Last edited by cjwu382; 07-13-2020 at 07:04 PM.

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    From an application note of the teensy microcontroller, it seems like the I2S buses support full duplex with I2S (https://www.nxp.com/docs/en/applicat...te/AN12090.pdf section 2.1, Figure 1), though it's still unclear to me if the IN1 and IN2 pins are these inputs... It seems like they are serial?
    The Teensy exposes 2 "SAI" modules of the 3 on the chip (if my memory serves me correctly). SAI is just a fancy name for an I2S bus that is configurable in many different ways (I2S, TDM, etc). Check out this document that might help explain it (https://www.nxp.com/docs/en/applicat...te/AN12202.pdf).

    SAI0 = OUT1A, OUT1B, OUT1C, OUT1D, IN1 + MC1, BCLK1, LRCLK1
    SAI1 = IN2, OUT2 + MC2, BCLK2, LRCLK2

    The direction is by way of the DSP, so it's coming out (OUT1) or going into the DSP (IN1). Your chip is an output device so it will only ever be connected to the output of the SAI port. Any additional information (monitoring, programming, debugging, etc) will happen on a different bus. It will be programmed via I2C (SDA0, SCL0).

    With 90% certainty the default values of the DUT (device under test, aka TAS2770) will be automatically configured to I2S mode and the clocks will be automatically detected. So literally making the connections that I suggested in my first post would play music through your EVM. But don't hold me to that.. :-)

    The SDOUT pin of the DUT is an output of I2S/TDM so that you can daisy chain these things and get multichannel audio. Since it's a mono amp, it probably has registry configurations (via I2C) to send the second channel of the I2S stream (I2S is stereo) to the second device so it can operate in a stereo mode with 2 devices. You can safely ignore that pin. Even if you want stereo, you will probably be better off just daisy chaining the OUT1A pin from the Teensy. Then program the second device to the right slot to pickup the second channel of the stereo pair (I2S is stereo).

    Yes, a GPIO pin might send that monitoring data maybe... Or possibly just monitor via I2C... Here is just one section of the register that might be of interest. This data is obtained via I2C.

    Click image for larger version. 

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    So again.

    SDIN (TDM serial data input) = OUT1A from teensy to SDIN of chip.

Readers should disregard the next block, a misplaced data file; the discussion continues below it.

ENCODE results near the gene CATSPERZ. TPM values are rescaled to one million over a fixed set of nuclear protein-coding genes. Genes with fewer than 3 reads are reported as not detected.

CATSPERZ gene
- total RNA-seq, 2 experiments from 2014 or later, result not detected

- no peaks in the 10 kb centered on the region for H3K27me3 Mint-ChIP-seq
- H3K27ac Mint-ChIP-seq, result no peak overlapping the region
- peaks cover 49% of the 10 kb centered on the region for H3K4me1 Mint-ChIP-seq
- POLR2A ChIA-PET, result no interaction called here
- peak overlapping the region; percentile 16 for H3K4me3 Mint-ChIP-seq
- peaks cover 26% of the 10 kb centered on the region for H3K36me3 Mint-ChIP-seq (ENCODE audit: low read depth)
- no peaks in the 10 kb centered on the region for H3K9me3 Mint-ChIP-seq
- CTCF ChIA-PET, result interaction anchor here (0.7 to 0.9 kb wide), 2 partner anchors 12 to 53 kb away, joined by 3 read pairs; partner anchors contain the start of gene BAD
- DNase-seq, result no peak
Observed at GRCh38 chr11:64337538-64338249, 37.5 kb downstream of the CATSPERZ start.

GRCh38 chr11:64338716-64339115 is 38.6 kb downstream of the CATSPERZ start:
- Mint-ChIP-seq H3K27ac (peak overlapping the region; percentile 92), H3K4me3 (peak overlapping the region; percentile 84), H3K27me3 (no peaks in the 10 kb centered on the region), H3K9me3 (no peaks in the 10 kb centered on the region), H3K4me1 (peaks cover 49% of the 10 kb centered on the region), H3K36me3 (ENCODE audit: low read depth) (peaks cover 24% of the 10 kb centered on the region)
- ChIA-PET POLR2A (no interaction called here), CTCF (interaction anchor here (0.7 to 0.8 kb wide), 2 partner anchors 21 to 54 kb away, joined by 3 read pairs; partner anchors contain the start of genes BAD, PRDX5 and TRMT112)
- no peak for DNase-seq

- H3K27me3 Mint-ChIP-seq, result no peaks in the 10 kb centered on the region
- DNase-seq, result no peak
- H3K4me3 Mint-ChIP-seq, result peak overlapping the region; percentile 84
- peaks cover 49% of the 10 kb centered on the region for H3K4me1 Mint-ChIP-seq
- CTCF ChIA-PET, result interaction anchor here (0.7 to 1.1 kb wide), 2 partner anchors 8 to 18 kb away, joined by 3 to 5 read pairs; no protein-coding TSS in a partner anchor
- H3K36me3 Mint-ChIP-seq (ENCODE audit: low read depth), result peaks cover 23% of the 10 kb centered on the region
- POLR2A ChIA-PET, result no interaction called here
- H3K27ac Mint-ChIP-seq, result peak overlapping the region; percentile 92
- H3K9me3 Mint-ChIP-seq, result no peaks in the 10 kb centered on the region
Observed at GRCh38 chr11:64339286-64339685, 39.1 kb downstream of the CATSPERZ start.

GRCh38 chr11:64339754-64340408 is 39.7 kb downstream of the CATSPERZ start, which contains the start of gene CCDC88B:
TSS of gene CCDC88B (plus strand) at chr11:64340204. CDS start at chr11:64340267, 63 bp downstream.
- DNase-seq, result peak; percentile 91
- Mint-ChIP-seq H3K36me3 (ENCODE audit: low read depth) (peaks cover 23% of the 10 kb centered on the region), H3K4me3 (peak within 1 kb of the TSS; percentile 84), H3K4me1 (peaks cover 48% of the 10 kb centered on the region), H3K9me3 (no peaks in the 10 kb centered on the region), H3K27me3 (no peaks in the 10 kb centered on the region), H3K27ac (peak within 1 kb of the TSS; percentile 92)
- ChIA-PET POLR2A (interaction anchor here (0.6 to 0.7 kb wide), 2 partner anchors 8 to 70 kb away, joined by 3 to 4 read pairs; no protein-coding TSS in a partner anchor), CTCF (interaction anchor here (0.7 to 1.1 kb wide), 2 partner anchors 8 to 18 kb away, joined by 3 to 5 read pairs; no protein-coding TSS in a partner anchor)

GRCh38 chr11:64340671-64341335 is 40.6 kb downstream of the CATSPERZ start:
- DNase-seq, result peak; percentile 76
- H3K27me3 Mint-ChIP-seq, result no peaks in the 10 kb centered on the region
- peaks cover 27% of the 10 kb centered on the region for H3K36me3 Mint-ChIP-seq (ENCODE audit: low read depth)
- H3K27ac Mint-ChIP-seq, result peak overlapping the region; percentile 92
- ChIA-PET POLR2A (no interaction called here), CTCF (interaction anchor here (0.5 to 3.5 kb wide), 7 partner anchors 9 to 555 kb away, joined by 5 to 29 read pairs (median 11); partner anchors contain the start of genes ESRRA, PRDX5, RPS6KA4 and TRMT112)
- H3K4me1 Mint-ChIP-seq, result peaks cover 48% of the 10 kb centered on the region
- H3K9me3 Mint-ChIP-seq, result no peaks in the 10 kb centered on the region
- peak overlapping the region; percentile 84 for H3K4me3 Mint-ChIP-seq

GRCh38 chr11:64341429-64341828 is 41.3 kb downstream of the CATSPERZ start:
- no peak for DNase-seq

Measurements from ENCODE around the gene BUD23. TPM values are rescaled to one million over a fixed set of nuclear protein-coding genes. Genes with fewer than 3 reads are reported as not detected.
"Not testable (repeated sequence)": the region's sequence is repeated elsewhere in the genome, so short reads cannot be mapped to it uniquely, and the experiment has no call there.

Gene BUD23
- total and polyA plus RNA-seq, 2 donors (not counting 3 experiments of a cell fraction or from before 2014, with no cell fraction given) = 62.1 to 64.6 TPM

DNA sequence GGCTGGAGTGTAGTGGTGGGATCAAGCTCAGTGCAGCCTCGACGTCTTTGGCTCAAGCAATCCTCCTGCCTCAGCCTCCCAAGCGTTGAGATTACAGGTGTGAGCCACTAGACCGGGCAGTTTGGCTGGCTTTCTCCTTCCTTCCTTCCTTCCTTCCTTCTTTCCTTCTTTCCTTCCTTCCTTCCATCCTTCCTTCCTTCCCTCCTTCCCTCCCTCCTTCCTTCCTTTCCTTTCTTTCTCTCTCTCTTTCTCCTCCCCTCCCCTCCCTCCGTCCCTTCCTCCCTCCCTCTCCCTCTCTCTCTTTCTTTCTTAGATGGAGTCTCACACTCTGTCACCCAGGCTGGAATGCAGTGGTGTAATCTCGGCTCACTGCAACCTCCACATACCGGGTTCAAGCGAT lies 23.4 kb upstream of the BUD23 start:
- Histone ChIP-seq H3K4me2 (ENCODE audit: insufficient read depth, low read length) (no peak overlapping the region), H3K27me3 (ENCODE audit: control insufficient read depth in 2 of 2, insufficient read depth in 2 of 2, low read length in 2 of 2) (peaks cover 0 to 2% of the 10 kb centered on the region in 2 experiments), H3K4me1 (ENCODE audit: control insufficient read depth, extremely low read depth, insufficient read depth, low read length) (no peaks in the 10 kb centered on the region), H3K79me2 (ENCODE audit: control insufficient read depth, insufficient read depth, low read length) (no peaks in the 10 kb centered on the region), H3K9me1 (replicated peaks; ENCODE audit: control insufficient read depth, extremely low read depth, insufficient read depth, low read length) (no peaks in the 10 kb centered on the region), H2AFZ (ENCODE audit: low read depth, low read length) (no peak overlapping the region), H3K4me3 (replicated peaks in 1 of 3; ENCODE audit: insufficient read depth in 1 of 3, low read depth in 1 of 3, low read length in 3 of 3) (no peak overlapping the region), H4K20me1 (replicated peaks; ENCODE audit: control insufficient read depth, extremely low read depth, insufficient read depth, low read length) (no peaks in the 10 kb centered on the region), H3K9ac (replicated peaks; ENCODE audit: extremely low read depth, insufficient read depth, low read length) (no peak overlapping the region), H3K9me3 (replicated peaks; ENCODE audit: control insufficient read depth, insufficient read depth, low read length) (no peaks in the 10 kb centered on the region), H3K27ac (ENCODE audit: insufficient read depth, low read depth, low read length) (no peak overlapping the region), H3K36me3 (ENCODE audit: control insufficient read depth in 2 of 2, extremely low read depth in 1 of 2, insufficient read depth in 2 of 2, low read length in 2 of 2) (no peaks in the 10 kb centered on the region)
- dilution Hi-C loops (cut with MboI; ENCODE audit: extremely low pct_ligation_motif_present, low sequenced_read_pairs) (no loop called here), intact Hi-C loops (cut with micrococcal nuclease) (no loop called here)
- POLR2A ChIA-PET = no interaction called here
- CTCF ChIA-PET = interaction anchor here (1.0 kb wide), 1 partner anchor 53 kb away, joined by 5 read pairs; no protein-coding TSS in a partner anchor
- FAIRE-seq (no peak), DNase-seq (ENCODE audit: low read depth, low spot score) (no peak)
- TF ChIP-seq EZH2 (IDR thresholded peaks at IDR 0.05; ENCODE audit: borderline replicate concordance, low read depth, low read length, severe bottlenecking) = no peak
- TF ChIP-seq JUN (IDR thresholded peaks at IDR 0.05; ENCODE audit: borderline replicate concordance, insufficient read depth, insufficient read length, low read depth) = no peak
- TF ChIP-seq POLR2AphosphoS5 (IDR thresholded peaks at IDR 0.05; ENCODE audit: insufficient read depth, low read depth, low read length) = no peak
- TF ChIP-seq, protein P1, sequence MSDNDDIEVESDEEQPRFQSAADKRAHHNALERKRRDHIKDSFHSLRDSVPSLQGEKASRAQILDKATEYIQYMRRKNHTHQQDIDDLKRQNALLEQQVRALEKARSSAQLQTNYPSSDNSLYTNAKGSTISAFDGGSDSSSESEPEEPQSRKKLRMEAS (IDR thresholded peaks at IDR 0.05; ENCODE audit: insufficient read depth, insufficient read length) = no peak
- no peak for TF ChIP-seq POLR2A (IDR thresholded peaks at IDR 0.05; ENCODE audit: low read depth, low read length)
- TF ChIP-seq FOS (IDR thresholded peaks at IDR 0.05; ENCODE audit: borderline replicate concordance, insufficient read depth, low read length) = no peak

SDOUT (TDM serial data output) = No connection.
    FSYNC (word select) = LRCLK1 is the same thing as FS...
    SBCLK (TDM serial bit clock) = BCLK1
    The datasheet confirms.... "MCLK Free Operation".

    And then the I2C.

    SDA of DUT = SDA0 of Teensy
    SCL of DUT = SCL0 of Teensy

    A total of 5 pins gets you going with the EVM. Assuming you powered it from another source, and removed/configured jumpers so the I2S and I2C is coming from the Teensy.

    Is there a reason you chose this chip? There are a few others on TI's website that don't require the level shifter, and probably have other advancements too.
    Last edited by JayShoe; 07-14-2020 at 11:17 AM. Reason: Added link for SAI.

  8. #8
    Senior Member PaulStoffregen's Avatar
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    Maybe the audio library documentation can help answer some of these questions about which pins to use. All that documentation is in the design tool. It appears on the right side panel as you click on each object.

    https://www.pjrc.com/teensy/gui/

    All the input and output objects have a "Hardware" section (scroll down to see it) which documents which pins you use to connect the hardware when using that particular input or output. Assuming you will end up using the audio library, you should make sure you choose pins which the software will actually support. It's also a good idea to drag all the inputs and output you will use onto the canvas, even if you're not ready to design the rest of your audio processing. If any are incompatible, you'll see yellow triangles appear on the ones which conflict.

    While it's theoretically possible to write your own audio driver-level code, which might give you access to using other pins or features, it's still a pretty good idea to plan your pin usage using the audio library design tool. It does support almost everything Teensy 4 can do and quite a lot of work has gone into the documentation and detection of incompatible combinations.

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    Thanks Jay and Paul for the help, I appreciate the time looking into this.

    Quote Originally Posted by JayShoe View Post
    The SDOUT pin of the DUT is an output of I2S/TDM so that you can daisy chain these things and get multichannel audio. Since it's a mono amp, it probably has registry configurations (via I2C) to send the second channel of the I2S stream (I2S is stereo) to the second device so it can operate in a stereo mode with 2 devices. You can safely ignore that pin. Even if you want stereo, you will probably be better off just daisy chaining the OUT1A pin from the Teensy. Then program the second device to the right slot to pickup the second channel of the stereo pair (I2S is stereo).